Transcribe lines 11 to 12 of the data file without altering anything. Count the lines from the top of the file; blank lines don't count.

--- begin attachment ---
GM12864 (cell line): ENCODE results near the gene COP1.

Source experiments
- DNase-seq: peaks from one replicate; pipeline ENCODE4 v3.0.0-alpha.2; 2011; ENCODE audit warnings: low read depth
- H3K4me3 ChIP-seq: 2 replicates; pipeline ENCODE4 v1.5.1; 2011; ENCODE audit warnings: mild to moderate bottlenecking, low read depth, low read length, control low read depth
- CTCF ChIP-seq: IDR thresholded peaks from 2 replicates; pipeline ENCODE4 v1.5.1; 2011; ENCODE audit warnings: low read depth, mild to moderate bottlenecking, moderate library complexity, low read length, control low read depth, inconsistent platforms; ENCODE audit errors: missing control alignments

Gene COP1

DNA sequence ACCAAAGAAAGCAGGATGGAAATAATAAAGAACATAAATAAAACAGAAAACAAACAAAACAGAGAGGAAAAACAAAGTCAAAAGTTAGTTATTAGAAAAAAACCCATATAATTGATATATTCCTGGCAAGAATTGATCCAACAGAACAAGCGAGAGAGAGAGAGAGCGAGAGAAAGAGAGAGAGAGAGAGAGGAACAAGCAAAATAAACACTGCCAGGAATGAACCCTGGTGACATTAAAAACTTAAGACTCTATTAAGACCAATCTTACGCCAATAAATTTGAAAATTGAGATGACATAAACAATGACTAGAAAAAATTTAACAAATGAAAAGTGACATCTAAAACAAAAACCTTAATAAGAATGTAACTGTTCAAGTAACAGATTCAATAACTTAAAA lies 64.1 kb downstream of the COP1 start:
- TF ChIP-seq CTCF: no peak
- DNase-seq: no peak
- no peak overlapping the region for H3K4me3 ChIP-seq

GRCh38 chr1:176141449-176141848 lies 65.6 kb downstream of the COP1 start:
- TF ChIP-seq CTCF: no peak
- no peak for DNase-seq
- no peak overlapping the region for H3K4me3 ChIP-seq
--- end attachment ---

GRCh38 chr1:176141449-176141848 lies 65.6 kb downstream of the COP1 start:
- TF ChIP-seq CTCF: no peak